Monday, 18 May 2015
Avengers: Age of Ultron | review by Douglas J. Ogurek
Our beloved heroes are back to decimate evil, attack our pocketbooks, decrease our IQ, and lavish us with non-stop action.
Avengers: Age of Ultron pumps up the adrenaline of the box office record-breaking Avengers Assemble (2012). The sequel stands as a treatise on the values of friendship and loyalty, as well as a commentary on the redemptive qualities of humanity. Plus it has lots of explosions.
Tony Stark (i.e. Iron Man) has a plan to bring peace to Earth through an artificial intelligence called Ultron. However, Ultron’s motives (and his take on humans) are a tad less charitable: he wants to destroy humanity. So Ultron makes himself a robotic body, enlists a couple of genetically modified twins (“He’s fast, she’s weird.”), and multiplies his army like “a Catholic rabbit” (Nick Fury’s words).
Despite all the biotechnological gobbledygook that passes between Stark and Dr Bruce Banner (the Hulk), the crew has a simple goal: stop Ultron. No matter our willingness to admit it, the reason we adults go to see these films is the same as that of the little boy: to see good guys trounce bad guys. And that’s what we get.
Though it’s penned by return director Joss Whedon, Avengers: Age of Ultron seems to have come together via a think tank of top advertising creatives intent on achieving a two-plus hour Super Bowl commercial. From the opening snowy battle scene to the rollicking conclusion, the film keeps the viewer hypnotized with its rock star cast and cartoonish fight sequences.
In this film, plot is peripheral to action. It’s best viewed on a big screen. A robot-propelled semitrailer floating above New York just isn’t the same on a small screen.
According to the National Center for Biotechnology Information, the attention span of the average American dropped 33% between 2000 and 2013. We’re at about eight seconds. The makers of Avengers: Age of Ultron got the memo.
Something for Everyone
The film appeals to many different ages and cinematic tastes.
Those who like humour are in for a treat. It’s hard to watch the film for longer than two minutes without finding something to at least chuckle at. It starts when Captain America reprimands Stark after he utters the film’s first word: “Shit.” Soon “Cap” lets slip a dirty word of his own. This becomes an ongoing joke.
The sense of boyish one-upmanship that permeates the film is best encapsulated at a party near the beginning. Thor and Iron Man strive to outbrag each other regarding the accomplishments of their women, Jane Foster and Pepper Potts. The heroes then engage in a strength contest by attempting to lift Mjölnir, Thor’s magical hammer. To top it off, Thor enhances the libations with some kind of magical elixir.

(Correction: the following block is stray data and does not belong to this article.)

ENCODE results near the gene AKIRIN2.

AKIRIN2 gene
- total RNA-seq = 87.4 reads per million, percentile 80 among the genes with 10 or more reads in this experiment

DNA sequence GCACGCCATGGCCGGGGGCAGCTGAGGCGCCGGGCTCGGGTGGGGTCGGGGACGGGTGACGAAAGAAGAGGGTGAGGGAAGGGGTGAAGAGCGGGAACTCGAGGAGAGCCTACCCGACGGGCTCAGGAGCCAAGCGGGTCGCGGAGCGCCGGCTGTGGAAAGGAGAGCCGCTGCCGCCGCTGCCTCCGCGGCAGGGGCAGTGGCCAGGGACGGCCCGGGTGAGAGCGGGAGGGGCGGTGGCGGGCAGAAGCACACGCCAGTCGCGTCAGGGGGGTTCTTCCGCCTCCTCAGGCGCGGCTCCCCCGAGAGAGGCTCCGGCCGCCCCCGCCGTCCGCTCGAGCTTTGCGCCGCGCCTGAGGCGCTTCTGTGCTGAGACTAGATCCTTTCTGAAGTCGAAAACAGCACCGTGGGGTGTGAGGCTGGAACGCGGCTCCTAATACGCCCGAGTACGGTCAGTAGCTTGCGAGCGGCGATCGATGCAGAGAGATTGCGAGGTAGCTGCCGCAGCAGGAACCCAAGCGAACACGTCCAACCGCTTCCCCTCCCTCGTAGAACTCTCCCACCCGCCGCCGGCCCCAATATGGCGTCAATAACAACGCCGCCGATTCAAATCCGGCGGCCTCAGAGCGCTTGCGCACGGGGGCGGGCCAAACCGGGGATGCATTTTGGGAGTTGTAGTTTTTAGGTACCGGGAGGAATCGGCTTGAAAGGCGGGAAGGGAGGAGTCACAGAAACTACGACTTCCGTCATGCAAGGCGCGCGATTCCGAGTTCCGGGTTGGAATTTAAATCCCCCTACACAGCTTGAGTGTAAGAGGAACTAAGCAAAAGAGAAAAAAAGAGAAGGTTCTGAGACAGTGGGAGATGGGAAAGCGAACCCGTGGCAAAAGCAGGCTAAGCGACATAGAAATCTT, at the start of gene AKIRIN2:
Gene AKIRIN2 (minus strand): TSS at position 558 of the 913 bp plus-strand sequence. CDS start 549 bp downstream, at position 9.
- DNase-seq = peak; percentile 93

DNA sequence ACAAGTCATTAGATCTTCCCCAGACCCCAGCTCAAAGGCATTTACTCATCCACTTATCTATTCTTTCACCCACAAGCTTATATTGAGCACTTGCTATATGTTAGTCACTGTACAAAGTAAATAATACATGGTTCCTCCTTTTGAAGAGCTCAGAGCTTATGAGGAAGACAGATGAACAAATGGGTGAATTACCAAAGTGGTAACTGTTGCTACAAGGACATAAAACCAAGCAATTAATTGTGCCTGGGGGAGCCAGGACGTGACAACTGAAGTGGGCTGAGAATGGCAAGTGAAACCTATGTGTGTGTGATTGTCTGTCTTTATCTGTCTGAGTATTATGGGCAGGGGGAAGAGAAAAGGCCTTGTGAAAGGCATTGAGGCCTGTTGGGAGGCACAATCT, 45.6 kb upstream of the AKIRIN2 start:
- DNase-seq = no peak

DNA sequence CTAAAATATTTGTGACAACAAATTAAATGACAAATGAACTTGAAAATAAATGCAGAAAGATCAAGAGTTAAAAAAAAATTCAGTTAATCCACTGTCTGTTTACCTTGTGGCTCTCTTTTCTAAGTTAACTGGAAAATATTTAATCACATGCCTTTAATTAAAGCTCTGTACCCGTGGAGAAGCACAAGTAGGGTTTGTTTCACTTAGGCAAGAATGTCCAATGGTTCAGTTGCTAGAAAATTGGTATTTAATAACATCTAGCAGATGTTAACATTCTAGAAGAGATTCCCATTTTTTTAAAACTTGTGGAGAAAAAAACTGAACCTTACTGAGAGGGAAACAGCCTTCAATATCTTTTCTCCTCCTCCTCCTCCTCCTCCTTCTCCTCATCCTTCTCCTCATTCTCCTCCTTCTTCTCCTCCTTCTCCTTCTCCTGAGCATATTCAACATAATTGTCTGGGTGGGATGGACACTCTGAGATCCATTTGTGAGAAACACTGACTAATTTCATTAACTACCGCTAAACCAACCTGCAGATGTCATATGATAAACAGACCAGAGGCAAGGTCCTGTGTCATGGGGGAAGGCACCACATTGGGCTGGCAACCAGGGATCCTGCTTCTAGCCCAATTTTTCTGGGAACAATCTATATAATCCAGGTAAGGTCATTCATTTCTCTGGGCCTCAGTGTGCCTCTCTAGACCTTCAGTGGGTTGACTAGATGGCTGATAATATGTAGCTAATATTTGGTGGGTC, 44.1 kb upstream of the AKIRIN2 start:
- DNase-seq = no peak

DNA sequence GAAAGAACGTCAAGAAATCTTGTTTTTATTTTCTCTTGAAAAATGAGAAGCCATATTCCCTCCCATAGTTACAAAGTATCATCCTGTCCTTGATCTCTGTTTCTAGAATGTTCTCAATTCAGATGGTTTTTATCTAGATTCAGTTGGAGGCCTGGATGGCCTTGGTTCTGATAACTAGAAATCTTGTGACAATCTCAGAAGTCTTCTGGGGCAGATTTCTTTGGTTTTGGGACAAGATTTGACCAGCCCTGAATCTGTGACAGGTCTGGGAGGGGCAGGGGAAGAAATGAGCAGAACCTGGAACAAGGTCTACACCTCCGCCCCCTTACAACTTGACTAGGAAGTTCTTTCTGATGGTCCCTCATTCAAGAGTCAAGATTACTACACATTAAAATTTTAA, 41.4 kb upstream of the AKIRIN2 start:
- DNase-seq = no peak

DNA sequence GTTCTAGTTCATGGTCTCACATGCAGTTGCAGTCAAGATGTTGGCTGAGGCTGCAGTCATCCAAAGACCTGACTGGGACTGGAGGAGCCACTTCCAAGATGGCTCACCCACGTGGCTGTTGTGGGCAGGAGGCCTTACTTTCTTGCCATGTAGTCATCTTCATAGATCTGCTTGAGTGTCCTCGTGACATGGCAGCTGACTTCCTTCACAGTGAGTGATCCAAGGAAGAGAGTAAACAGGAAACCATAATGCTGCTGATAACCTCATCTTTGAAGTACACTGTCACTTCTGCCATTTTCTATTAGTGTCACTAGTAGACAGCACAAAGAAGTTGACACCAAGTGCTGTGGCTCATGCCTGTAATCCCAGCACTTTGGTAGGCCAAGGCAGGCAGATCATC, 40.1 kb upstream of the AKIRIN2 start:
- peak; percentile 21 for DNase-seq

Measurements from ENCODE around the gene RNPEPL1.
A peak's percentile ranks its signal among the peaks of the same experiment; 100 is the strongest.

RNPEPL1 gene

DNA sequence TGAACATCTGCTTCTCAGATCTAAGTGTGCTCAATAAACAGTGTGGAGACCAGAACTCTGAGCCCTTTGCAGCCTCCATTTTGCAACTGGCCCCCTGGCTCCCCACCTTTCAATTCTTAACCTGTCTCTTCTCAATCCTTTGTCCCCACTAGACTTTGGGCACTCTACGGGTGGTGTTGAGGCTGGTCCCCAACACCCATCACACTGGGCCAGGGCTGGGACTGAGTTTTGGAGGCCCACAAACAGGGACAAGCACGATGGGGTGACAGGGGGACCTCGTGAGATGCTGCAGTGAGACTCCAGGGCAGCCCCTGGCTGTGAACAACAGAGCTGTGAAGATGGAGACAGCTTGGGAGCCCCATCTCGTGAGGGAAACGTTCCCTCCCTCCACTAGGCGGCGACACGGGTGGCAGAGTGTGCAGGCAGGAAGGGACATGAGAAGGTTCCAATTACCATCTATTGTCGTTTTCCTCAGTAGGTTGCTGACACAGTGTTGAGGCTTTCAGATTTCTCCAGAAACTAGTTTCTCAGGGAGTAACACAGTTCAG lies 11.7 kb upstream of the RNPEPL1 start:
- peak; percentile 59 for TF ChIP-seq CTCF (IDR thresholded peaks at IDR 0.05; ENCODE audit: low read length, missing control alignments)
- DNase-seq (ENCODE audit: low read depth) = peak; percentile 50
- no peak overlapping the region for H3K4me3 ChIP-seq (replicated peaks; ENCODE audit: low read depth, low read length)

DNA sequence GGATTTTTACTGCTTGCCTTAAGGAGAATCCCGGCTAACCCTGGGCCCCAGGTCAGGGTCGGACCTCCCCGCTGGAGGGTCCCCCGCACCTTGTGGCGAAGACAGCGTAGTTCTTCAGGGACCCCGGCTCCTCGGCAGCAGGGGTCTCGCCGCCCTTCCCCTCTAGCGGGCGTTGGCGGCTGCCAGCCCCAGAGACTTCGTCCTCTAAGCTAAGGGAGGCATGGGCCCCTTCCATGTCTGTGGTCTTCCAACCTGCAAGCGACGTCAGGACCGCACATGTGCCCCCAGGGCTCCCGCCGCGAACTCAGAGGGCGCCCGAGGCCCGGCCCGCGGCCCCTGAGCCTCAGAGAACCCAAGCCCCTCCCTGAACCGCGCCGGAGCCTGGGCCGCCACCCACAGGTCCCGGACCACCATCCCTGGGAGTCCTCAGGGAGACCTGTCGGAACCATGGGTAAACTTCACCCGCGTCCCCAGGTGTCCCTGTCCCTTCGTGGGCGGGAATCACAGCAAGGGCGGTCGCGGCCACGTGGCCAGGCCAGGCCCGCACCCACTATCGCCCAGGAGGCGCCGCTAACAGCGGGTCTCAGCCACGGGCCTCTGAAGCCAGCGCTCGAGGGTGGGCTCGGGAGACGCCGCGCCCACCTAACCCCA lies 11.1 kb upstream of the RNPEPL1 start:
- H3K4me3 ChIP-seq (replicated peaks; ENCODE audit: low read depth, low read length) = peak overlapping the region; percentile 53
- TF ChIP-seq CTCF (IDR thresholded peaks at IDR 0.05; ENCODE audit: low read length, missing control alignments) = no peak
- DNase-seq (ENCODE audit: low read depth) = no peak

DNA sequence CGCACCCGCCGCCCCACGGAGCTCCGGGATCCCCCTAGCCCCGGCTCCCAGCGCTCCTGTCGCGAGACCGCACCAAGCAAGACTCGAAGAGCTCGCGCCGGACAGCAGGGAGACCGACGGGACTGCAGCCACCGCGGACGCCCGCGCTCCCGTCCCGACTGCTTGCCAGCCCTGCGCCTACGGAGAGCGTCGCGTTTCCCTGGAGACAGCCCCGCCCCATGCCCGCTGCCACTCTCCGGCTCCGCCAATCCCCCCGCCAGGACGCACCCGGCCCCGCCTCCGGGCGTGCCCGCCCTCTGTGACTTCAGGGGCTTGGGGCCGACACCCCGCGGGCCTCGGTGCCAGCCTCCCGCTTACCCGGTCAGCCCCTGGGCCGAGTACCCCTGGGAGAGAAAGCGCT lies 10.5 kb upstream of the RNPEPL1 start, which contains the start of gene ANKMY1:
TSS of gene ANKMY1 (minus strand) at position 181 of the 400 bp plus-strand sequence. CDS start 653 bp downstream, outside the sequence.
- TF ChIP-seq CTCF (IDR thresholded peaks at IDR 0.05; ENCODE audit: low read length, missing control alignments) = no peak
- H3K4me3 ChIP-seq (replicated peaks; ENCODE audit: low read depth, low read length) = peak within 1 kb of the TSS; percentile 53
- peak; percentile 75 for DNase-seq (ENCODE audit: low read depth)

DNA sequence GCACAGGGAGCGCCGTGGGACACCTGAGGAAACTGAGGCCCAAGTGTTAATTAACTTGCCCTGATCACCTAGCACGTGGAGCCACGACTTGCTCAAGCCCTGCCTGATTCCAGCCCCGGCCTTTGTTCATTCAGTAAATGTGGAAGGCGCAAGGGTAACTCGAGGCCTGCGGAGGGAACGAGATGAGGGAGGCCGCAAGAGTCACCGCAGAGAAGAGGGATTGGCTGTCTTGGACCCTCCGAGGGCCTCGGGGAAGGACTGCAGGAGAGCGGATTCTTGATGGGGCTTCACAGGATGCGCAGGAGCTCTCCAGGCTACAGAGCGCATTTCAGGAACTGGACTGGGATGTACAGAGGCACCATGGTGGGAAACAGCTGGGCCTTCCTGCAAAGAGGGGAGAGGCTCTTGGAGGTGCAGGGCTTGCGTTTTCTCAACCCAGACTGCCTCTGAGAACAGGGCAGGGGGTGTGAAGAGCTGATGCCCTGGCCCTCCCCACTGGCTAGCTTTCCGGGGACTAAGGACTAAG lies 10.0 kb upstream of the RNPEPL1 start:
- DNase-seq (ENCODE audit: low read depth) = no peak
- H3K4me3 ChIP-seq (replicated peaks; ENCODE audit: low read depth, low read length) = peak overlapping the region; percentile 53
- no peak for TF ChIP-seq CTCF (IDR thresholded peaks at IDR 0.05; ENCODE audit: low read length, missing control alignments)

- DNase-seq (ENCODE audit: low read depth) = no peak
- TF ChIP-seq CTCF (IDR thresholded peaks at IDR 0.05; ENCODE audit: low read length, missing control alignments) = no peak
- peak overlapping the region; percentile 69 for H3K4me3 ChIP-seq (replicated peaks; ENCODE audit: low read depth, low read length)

For romantics, there’s the blossoming relationship between Natasha Romanoff (i.e. Black Widow) and Bruce Banner. It’s particularly enjoyable to watch Mark Ruffalo’s reluctant, nearly submissive Banner squirm as Scarlett Johansson’s character makes clear her interest in him. Sure, Banner is concerned that his green alter ego could tear apart Romanoff, but he’s also contending with a much more incredulous possibility: that this vixen is actually interested in him despite his supreme nerdiness. Well played by Ruffalo.
For the youngster, especially the hysterical boy who likes to knock things down, Avengers: Age of Ultron is a dream come true. Colourful costumes. Robots. Weapons. Razed buildings. Standouts include Captain America’s completely unnecessary, though enthralling flips and Stark in a souped-up Iron Man getup attempting to stop a mentally altered Hulk’s – was it possible for him to get any angrier? – urban rampage.
The film achieves the ultimate in bombastic heroism when the Avengers, positioned in a circle, fight their adversaries as the camera moves around them in slow motion. Absurd. Juvenile. Love it!
Ultron – a Narcissistic Robot with Spunk
The villain that graces millions of bags of chips and cans of soda had better be as bad and as tantalizing as the products he touts. Ultron has the crunch and the fizz.
This bad guy combines the appearance of a more agile Terminator robot, the vocal distinctiveness of Heath Ledger’s Joker (The Dark Knight), and the tangential gems of Christian Bale’s Patrick Bateman (American Psycho).
James Spader’s voiceover shifts from philosophical ennui, to wisecracking commentaries on human frailties (e.g. “Everyone creates the thing they dread… People create… smaller people? Uhh… children! Lost the word there.”), to enraged disbelief at others questioning his superiority.
Get ready for a super-sized portion of crackling quotes from this one. After Steve Rogers/Captain America’s declaration that there is a way to achieve peace, Ultron says, “I can’t actually throw up in my mouth, but if I could I would do it!”
Tony Stark has met his match. – Douglas J. Ogurek *****
Read Douglas’s review of The Avengers.